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Our memories of food tend to revolve around two distinct themes: one, of home-cooked delicacies, and, two, of mom smilingly slaving over a hot stove. These memories may seem heart-warming, but in my mind they've ruined things for thousands of Gen X women in the Indian diaspora who are trying to carve out a life of economic empowerment and equal partnership at home. The Bharatiya Nari image is so ingrained that we are neither able to follow Sheryl Sandberg's exhortations to "lean in" nor Rosa Brooks's call to "recline".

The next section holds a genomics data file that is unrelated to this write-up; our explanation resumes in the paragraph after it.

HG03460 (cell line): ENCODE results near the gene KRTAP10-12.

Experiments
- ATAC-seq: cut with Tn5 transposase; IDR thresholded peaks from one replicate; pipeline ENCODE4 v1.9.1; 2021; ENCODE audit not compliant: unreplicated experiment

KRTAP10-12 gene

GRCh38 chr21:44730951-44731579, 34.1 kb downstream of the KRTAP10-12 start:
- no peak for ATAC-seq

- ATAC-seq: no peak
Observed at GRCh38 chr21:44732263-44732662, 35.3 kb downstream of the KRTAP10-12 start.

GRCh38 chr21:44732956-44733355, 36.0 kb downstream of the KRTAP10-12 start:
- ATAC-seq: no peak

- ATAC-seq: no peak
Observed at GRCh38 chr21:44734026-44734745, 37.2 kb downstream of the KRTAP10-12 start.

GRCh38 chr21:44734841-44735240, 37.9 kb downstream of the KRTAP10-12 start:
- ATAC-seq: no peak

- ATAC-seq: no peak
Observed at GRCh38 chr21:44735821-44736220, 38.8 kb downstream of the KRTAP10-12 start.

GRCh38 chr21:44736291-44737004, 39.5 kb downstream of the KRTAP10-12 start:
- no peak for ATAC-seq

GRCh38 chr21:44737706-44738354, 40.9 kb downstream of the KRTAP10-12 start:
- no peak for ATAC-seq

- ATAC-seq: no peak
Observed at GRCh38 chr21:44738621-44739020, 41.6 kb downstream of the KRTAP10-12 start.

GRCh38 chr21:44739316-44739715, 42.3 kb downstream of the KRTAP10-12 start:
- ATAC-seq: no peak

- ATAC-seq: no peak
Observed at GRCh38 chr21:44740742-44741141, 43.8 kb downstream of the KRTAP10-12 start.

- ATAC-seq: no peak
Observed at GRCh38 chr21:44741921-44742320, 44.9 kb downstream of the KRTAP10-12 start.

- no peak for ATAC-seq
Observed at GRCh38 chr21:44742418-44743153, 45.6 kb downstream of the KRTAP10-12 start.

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When people leave their country for foreign shores, they carry with them an image of the country. Years later, when they return or visit their homeland, they often find a disconnect between the image of the country in their mind and the reality of it. How they respond to the gap between expectation and reality can make or break their bond with the friends and family they visit.
For the 'well-paying' job (and the associated 'good quality life'), most of us give up most other considerations. It would be foolish of course to belittle the importance of money, but it is also ill-advised to give it too much weight. Understanding this subtle truth is the sine qua non for ensuring that the big choices of life stay choices, not bargains.